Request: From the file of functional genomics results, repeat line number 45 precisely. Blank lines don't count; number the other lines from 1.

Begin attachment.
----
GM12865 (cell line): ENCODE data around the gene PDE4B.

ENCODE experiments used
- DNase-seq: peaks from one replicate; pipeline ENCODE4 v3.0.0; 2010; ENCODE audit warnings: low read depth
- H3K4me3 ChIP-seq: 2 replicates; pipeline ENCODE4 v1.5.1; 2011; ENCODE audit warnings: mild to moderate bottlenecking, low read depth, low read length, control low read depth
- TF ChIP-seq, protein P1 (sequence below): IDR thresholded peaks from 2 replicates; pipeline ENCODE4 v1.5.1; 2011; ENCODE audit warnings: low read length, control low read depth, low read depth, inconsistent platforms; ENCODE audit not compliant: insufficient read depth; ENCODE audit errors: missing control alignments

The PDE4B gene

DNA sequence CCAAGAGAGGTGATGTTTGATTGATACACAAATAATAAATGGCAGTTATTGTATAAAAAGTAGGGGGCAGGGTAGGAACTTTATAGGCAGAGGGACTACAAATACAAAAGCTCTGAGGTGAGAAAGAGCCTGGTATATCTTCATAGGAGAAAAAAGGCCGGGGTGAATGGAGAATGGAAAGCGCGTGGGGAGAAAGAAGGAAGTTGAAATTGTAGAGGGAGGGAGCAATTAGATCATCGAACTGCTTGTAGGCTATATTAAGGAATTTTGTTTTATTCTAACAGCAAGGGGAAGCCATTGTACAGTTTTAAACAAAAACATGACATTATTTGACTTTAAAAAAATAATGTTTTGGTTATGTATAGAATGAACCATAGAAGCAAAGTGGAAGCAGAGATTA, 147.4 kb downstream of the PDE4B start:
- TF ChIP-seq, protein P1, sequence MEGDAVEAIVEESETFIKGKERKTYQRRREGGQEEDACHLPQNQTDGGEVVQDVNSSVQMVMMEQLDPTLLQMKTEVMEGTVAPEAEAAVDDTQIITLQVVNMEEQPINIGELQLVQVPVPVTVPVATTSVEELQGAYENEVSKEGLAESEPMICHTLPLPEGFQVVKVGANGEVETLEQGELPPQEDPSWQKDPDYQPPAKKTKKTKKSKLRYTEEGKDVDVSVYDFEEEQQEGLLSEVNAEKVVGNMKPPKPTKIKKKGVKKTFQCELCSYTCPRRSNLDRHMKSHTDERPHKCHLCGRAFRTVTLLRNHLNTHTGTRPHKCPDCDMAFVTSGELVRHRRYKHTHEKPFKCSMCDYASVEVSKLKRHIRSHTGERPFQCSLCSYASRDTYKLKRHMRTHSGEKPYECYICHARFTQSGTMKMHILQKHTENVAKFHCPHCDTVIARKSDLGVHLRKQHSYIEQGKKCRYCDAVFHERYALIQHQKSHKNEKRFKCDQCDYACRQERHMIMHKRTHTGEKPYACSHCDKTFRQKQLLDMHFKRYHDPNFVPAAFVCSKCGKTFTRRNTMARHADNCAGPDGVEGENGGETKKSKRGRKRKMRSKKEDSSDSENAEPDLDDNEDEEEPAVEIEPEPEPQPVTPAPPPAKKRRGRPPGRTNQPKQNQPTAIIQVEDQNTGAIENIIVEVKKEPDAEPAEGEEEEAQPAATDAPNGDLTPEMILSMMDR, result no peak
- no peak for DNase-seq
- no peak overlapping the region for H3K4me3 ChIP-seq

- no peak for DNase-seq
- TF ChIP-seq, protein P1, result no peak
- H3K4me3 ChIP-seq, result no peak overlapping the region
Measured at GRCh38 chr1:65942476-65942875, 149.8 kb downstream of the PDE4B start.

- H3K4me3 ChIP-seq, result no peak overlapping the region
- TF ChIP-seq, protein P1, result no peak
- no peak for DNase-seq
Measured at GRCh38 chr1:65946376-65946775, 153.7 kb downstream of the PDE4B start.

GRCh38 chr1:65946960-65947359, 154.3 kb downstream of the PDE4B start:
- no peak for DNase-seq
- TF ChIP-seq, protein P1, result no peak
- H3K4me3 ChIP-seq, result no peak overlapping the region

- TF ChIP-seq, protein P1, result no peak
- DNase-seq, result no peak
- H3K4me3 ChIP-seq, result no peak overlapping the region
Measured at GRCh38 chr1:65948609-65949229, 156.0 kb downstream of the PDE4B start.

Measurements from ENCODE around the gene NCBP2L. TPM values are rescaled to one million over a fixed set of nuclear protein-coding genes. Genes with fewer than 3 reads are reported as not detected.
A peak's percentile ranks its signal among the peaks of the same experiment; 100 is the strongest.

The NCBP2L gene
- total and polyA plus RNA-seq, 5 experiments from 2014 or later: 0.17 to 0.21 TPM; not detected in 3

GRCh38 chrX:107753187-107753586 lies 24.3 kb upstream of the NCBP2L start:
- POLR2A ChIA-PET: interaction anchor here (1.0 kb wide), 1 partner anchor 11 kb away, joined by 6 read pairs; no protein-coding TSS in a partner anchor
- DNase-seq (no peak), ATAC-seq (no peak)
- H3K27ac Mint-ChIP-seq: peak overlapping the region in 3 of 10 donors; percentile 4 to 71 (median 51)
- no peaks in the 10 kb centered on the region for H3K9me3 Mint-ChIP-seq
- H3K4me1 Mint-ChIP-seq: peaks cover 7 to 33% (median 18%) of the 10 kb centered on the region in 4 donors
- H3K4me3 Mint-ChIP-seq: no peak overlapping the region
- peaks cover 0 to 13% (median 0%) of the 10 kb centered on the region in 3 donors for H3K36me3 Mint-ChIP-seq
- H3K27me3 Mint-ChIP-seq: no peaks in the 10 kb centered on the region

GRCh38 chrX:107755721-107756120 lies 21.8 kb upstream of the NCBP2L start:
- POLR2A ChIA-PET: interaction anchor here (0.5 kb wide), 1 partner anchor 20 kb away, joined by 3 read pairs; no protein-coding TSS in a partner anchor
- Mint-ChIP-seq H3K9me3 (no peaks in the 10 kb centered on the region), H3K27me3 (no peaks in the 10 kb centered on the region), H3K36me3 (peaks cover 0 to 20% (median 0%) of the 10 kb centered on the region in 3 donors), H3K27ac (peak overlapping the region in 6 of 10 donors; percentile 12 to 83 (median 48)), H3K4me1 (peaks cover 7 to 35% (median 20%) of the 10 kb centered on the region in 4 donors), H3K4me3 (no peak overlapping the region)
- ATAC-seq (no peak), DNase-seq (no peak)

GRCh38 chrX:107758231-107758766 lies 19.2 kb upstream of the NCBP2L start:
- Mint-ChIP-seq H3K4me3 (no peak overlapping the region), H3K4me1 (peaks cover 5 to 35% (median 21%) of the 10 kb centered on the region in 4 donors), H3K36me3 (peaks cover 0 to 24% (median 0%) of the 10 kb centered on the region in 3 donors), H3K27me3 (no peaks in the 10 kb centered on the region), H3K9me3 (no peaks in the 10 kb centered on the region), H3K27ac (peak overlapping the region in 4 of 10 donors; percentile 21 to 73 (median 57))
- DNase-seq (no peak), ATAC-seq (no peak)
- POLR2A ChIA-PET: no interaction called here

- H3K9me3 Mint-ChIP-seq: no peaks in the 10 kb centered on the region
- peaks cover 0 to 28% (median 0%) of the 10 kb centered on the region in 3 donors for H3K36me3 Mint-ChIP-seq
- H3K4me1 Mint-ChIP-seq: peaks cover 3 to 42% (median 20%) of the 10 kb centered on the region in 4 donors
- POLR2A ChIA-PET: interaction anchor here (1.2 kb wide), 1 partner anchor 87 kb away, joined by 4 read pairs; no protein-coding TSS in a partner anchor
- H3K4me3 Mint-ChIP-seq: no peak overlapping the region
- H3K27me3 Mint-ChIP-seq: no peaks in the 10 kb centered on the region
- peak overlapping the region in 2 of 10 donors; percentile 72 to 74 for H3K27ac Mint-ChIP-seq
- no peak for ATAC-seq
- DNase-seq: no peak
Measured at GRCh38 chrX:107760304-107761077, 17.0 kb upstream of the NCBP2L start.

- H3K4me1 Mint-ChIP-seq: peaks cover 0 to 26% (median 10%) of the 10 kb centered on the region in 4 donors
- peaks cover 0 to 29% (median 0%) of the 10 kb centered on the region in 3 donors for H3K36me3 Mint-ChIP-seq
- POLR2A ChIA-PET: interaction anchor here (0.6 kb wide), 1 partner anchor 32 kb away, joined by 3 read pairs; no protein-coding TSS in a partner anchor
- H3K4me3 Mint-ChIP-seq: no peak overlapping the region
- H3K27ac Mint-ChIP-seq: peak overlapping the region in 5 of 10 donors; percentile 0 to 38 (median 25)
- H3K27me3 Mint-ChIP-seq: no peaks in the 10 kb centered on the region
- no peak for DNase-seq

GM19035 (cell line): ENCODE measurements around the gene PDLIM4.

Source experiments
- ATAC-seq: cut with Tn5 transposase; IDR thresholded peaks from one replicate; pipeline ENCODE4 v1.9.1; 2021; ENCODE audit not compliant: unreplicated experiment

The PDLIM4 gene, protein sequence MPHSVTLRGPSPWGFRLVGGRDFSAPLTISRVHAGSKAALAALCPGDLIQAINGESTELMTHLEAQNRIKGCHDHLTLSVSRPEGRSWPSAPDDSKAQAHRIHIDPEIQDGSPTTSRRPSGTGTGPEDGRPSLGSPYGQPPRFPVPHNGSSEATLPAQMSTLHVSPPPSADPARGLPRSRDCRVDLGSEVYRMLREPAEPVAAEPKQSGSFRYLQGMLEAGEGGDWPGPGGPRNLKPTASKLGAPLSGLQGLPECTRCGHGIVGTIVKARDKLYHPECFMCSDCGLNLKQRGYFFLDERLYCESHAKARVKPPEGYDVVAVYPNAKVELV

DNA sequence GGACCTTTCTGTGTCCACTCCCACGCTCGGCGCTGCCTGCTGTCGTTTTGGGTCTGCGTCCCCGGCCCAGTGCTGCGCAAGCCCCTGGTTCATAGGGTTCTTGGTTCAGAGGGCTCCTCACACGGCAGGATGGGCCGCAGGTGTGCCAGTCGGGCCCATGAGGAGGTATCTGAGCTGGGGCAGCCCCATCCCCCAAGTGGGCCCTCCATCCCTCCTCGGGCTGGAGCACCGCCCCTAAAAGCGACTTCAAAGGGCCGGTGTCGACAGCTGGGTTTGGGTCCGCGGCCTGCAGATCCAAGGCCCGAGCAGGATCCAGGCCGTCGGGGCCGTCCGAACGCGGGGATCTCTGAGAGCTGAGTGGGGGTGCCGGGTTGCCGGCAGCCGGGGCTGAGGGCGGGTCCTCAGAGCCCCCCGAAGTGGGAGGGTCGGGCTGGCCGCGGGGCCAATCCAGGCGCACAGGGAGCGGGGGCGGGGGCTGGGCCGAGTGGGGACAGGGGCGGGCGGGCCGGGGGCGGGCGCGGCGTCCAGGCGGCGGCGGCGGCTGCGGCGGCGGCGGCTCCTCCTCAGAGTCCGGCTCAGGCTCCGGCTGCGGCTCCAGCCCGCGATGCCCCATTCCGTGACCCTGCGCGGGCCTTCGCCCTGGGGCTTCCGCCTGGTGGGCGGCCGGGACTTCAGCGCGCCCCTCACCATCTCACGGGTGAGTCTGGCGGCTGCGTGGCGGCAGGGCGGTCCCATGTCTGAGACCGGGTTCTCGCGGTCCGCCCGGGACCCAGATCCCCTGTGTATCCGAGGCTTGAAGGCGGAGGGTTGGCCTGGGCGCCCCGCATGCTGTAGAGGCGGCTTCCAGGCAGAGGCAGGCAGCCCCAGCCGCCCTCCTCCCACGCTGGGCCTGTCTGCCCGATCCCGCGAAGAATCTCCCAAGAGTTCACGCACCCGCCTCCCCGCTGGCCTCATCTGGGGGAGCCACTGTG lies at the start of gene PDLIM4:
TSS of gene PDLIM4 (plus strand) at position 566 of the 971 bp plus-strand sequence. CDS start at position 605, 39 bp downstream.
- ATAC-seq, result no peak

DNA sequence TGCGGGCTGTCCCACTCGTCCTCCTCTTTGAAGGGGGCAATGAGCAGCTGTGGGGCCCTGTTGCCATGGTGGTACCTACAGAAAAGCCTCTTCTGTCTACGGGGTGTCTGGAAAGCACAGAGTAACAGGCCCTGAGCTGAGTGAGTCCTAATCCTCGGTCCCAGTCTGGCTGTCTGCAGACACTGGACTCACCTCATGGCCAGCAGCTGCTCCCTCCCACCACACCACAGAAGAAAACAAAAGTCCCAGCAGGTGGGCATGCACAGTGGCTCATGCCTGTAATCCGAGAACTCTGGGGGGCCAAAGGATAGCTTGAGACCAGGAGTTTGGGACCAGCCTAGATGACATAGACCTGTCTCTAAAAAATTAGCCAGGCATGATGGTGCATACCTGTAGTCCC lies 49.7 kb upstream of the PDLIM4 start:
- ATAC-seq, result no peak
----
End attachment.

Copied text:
- Mint-ChIP-seq H3K4me3 (no peak overlapping the region), H3K4me1 (peaks cover 5 to 35% (median 21%) of the 10 kb centered on the region in 4 donors), H3K36me3 (peaks cover 0 to 24% (median 0%) of the 10 kb centered on the region in 3 donors), H3K27me3 (no peaks in the 10 kb centered on the region), H3K9me3 (no peaks in the 10 kb centered on the region), H3K27ac (peak overlapping the region in 4 of 10 donors; percentile 21 to 73 (median 57))